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TEDxBozeman-Paul Andersen-Classroom Game Design

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Hello. My name is Mr. Andersen and my classroom is a video game. I can't think of a better way to start a story than Alice falling down the rabbit hole and she comes upon a bottle and the bottle says, simply, drink me. and so I'm a teacher and so I wanted to try to recreate that so what I did is I left my computer in my class and I had angry birds on it and then I had a card next to it and it simply said the word "play" and then I walked away. But I wanted to see what would happen and so I left the webcam on and so I've got a little video of the kids as they come into class and so would you like to see that? As if you have an option (laughter) I love how they took turns. and I love Jackson's eyes. if you watch him (laughter) Yes! Success! (laughter) That look in his eyes that look of learning and trying something new and failing and trying it again is something that we aspire to see in the eyes of our kids and we don't do that a lot of the time is a glazed-over look and so I wanted to try to apply some of these dynamics into my classroom So I grew up in the 1980s playing video games and these video games taught me lessons that I think we could apply in schools today The first thing I learned is that video games are fun and schools should be fun as well Unfortunately most kids wouldn't say their typical day is fun However, there are elements of school that all students love. They love seeing their friends and they love learning unfortunately they spend most of the day just passively sitting in front listening to a teacher lecture So I think school should be fun. The second thing I learned is that failure is OK. If it takes you eighty times to clear the third elevator stage in Donkey Kong that's OK Failure is simply part of the learning process. However, in schools we tend to stigmatize failure. You don't get to take a quiz over and over and over again until you finally pass it. In fact, failure of individuals, and right now failure of schools, is highly stigmatized. I think we need to send the message that failure is OK. The third thing I learned is the importance of leveling. This could applied in schools in two ways. When the teacher decides to move at a specific pace that's OK for some of the students in their class but some of the students are automatically going to be bored, and some of the students are quickly going to be confused. And so I think that students should be able to move at their own pace through a mastery system where they master a level and then they can move on to the next one They also should be able to level up becoming more powerful as they learn new material in the class. I also think that we give the wrong lecture at the beginning of the year. And I use to give this lecture at the beginning of the year. I would say, you all have an "A" from this point forward you will fall precipitously until you eventually land at your final grade. (laughter) No game would ever be designed this way. One of the great things about being a teacher is that you get summer break. And summer break is great because you get a break from school but also can reinvent your class make it something that it has never been before. If you try to do that during the year, if you try to make radical changes, the kids will just simply be confused. But if you change it during the summer, you can make huge, sweeping changes in your class, and the kids will never know what hit them. So this was my dream. I wanted to reinvent my class as a video game. But I didn't want the kids to just sit in front and watch a video game like Oregon Trail or Where in the World in Carmen San Diego I wanted to take the most compelling elements of gaming and then apply it in the classroom. This took a lot of work. I had to create a class, it's called Biohazard Five, it's got a narrator, it's got a narrative all the kids come together there I've created about one hundred video podcasts that take them through the lecture And so when they get that point they can kind of learn. I have all these special activities so in class the kids can apply the material that we're learning in the real world. I have a bunch of inquiry labs this one right here is a photosynthesis lab you can see my students very riveted. (laughter) they're studying photosynthesis using little chads that we cut out of a leaf I've developed hundreds of questions and I have a mastery system where the students can take quizzes over and over and over again until they finally get it. I have a leveling system where they start with zero experience points at the beginning of the year I borrowed this from Lee Sheldon at the University of Indiana So basically they come in on day one I invented the bottom level as primordial soup because I teach biology so they gain experience points and they can move their way up to dumbo octopus and mountain gorilla and maybe grand master at the end. I also have a leader board so they play with an avatar and they can see how they're doing in the class, how they're doing against everybody else. This is the most popular resource in the class. Kids are constantly logging in to see how they stack up I also got to pilot a classroom set of iPads and so kids had an internet-connected device at all times. Finally, the summer was over. And I stood in front of the class. Like this apparently. (laughter) and I said, "Hello, my name is Mr. Andersen and my class is a video game." So what I want you to do, is grab an iPad I want you to login to Biohazard Five I want you to watch a video I want you to do some reading, I want you to take a quiz and then I want you to head off into the class. Now, if I would have done this with my students' parents, it would have been the most frustrating day of my life. (laughter) But the kids grew up with this technology And the technology today simply works, and so they were headed off on their own. My class is a learning classroom. If you were to come in, you would find kids reading watching videos, doing special activities trying to solve challenges working together or working alone It's really neat. I had a teacher come, and we were just talking about half way through the class and he said, "what you've created is like a shop class." Because he was a shop teacher once, and he said "As a shop teacher you teach them some skills and the kids can apply that." And so it's like that. I would love to keep telling you about how great it is how the test scores seemed to be going up, and how the kids are learning how to learn independently but I am a science teacher and that's not what gets us excited. In science, what gets us excited is discovering something new. So I want to talk about three ways that I failed. Number one: a conventional classroom is like a schoolbus where all the students login, they get on and the teacher is like the bus driver and it drives from point A to point B and you can make sure that all the students get there. And so what I had done is I had given each of them a brand new car, keys, and said "drive." (laughter) And so some of them stalled out, and some of them raced ahead, and some of them drove right into a wall. So I need to give them more scaffolding next year. The next thing I learned is the importance of reading. Kids struggled with reading when you make your class independent. And I should have seen this coming because it's the biggest indicator of success. And I think the reason I didn't see it coming, is that I had never stopped talking because that's what good teachers do. We read the book, and then we come up with really good examples, and then we present it in a dynamic way and then the kids can just sit there, and then they can learn it. Why would they want to read the book? We read it for them. And so when I force them to read the book, a lot of them struggled and we've had to work with that. The last thing I learned, is that we are not Vulcans in the most recent Star Trek movie, young Spok sits in a little module and he's surrounded by computer screens and the computer keeps throwing questions at him in philosophy and relativity and that's his school day he just sits in a little module like that. And so a lot of people think that they can change education by somehow using videos or automating the learning process. That sucks. Who would want to be in a school like that? Kids are coming to school to be social. So I had to add elements of social learning in my class to make it more compelling. And so this is a TED Talk and all good TED Talks always end with a call to action. What can you do? I think schools need to move from a passive, teacher-centered learning environment to an active, student-centered learning environment. And that's what I did. I was off to the side now, I was a mentor in the class. So how do we do that? Well, if you're a student, you give feedback to your teachers Everything I do in my class is a result of feedback I've gotten from my students. What do you do if you're a parent? You write an email if you want your schools to change. The only emails I get from parents are complaining about their student's grade. I never get: "My kid has an A in your class, but I have problems with the philosophy of your class." That doesn't happen. And so the message you're sending teachers is that the grade is the only thing that's important. But maybe you're not a parent and maybe you're not a student but you are a human and so what's the lesson what's in the bottle what's in there, it's your passion it's the one thing that you want to do Can you figure out what my passion is? I love my family and I love teaching. And of you can drink that bottle also remembering to fail, learn and then repeat the process over again then I think you'll have a life worth living. Thank you. (applause)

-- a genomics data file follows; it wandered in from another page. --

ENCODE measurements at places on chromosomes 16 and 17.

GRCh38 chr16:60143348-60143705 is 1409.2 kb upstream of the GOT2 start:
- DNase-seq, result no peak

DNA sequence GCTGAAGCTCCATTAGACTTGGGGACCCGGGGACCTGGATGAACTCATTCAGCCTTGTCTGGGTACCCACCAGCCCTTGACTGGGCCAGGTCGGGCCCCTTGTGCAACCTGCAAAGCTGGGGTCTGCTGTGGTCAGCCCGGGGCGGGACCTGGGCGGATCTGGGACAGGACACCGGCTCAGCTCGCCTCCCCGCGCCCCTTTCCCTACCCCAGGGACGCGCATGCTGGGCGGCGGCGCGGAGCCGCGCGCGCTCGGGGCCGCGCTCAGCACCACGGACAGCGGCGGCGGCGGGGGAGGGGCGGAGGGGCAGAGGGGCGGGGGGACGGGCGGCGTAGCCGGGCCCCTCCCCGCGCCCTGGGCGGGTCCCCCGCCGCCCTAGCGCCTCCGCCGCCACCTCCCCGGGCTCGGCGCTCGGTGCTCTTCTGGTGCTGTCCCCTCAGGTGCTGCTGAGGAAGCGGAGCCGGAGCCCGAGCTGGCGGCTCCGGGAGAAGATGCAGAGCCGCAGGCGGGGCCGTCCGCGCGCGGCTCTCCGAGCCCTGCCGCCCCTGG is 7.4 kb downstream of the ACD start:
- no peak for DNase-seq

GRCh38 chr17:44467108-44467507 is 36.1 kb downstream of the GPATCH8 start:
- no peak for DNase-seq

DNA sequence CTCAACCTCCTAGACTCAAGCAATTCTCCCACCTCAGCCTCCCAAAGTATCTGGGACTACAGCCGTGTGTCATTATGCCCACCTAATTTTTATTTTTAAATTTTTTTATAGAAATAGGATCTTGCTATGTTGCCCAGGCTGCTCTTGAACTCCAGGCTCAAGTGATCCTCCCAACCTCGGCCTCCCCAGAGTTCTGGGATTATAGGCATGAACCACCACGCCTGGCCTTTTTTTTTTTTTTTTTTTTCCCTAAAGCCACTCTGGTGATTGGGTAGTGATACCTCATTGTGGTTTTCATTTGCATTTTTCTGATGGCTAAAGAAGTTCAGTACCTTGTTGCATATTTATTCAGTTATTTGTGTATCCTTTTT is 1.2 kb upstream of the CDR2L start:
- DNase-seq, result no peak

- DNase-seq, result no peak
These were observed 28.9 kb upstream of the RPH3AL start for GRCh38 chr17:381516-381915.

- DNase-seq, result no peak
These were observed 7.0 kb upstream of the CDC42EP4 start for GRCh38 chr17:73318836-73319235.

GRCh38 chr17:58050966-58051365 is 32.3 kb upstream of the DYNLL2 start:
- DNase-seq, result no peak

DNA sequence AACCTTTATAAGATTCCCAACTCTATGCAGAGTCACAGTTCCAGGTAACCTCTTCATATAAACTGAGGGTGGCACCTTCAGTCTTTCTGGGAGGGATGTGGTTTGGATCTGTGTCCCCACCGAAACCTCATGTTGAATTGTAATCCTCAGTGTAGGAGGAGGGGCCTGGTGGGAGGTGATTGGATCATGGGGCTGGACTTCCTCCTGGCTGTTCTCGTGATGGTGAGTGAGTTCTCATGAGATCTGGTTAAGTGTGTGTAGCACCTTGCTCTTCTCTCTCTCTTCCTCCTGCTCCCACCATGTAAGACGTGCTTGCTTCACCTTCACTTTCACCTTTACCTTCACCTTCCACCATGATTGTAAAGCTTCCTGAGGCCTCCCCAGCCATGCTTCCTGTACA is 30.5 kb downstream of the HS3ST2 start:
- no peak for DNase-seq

Video Details

Duration: 10 minutes and 53 seconds
Country: United States
Language: English
Genre: None
Producer: Christina Choate
Director: Steve Spence
Views: 272
Posted by: tedxbozeman on Apr 18, 2012

Paul Andersen has been teaching science in Montana for the last eighteen years. He explains how he is using elements of game design to improve learning in his AP Biology classroom. Paul's science videos have been viewed millions of times by students around the world. He was the 2011 Montana Teacher of the Year and he is currently a science teacher at Bozeman High School. For more information on Paul's work visit http://www.bozemanscience.com.